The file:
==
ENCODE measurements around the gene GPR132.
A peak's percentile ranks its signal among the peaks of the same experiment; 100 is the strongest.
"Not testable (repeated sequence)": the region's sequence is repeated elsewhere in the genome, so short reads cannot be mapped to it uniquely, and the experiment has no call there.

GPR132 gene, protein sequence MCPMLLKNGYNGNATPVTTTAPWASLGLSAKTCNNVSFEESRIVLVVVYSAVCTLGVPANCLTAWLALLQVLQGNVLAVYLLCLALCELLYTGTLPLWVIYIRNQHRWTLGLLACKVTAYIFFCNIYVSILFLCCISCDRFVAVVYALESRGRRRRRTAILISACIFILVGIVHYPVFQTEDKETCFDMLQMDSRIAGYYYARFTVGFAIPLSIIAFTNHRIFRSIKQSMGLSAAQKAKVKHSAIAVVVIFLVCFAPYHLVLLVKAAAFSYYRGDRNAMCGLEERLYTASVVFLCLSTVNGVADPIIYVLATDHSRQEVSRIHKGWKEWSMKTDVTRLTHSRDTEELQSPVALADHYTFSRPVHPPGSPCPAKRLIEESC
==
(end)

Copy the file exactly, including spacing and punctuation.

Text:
ENCODE measurements around the gene GPR132.
A peak's percentile ranks its signal among the peaks of the same experiment; 100 is the strongest.
"Not testable (repeated sequence)": the region's sequence is repeated elsewhere in the genome, so short reads cannot be mapped to it uniquely, and the experiment has no call there.

GPR132 gene, protein sequence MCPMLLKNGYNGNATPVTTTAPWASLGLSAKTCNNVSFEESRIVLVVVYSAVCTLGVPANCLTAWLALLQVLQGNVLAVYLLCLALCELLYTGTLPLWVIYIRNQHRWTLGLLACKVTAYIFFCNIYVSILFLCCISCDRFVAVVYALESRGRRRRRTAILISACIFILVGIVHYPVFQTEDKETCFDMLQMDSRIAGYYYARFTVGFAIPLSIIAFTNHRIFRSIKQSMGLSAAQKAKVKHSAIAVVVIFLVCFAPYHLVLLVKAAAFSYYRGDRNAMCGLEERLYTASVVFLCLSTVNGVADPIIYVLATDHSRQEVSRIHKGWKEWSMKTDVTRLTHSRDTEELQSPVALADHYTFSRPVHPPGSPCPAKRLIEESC